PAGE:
In addition to the general estimate, the contract contained more specific requirements. It provided that: "Delivery is required to be made in accordance with the schedule set forth below." The specific delivery schedule provided for delivery of up to 6,000 drums in the first 30 days, between 6,000 and 15,000 drums within 45 days, and for each additional 15,000 drums an additional 15 day period. The parties stipulated that Gulf States Asphalt had a sufficient number of drums in stock during the duration of the contract to meet the specified delivery schedule but not the general estimate of 300,000 drums. In order to avail itself of the stockpile exemption, the government contractor must have a stockpile which is "at the time of the award and at all times while the contract is in effect, sufficient to fulfill the remaining demands" of the contract, Rulings and Interpretations No. 3, Sec. 24(b), fn. 3, supra. Thus the issue before the district court was whether the stockpile maintained by Gulf States was sufficient to meet the "remaining demands" of the contract. The district court answered in the affirmative. The district court arrived at this conclusion by construing the contract against the drafter, the government, and holding that the specific delivery schedule controlled over the general estimate.
According to the government the term "remaining demands" means the general estimate, 300,000 drums, but no authority is cited which supports this position. The government relies on In re Funsten, supra. There the Administrator held that where the amount of goods is "for all practical purposes, not ascertainable prior to the receipt of orders, the 'remaining demands' of the Government within the stockpile rule . . . can only be the orders the contractor has then received but not filled." The contract in issue in the Funsten case contained neither a general estimate nor a specific delivery schedule. The Administrator stated that testing the "application of the 'stockpile rule' by facts which cannot be known until the work under the contract has been completed would deny to the contractor, during the performance of the work, the very information which he must have in order to determine whether he is complying with the Act's stipulations."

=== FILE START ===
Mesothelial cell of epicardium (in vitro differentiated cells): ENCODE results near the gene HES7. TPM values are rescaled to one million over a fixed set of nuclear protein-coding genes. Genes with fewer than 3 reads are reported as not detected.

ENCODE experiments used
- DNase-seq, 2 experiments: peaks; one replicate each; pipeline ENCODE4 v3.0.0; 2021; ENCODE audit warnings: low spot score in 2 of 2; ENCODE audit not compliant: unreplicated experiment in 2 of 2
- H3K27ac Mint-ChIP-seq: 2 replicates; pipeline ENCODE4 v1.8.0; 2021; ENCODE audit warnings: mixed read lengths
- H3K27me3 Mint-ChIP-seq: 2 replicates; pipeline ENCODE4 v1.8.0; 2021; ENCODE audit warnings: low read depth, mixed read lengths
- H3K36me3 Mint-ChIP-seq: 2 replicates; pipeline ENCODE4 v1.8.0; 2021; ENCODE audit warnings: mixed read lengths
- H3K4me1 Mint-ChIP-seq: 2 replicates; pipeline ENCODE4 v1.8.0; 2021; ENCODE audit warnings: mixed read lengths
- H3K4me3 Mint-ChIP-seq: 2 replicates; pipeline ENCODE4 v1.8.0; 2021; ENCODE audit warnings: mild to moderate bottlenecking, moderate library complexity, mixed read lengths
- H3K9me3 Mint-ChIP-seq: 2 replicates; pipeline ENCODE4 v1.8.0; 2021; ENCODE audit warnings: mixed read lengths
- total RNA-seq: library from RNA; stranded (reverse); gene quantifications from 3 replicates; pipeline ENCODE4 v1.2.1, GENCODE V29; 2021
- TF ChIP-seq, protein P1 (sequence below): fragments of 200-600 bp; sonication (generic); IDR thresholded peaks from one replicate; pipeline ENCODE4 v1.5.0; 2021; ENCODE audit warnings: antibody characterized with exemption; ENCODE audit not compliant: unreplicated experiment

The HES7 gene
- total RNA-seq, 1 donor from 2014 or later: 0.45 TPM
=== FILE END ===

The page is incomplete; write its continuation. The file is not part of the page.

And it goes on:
By a parity of reasoning, In re Funsten is applicable here. The government was expressly not obligated to purchase the 300,000 drums. It was obligated to purchase only under the specific schedule. Gulf States could only have known of its obligation under the Act and the stockpile rule from the government's obligation under the contract as that obligation arose from orders filed in accordance with the specific schedule.
The district court was faced within an either-or situation. Under the stipulations, it was agreed that the stockpile was sufficient under the rule if the amounts of the specific schedule constituted the remaining demands but insufficient if the estimate of 300,000 drums was controlling. We agree with the district court that the remaining demands under the contract were those amounts contained in the specific schedule.4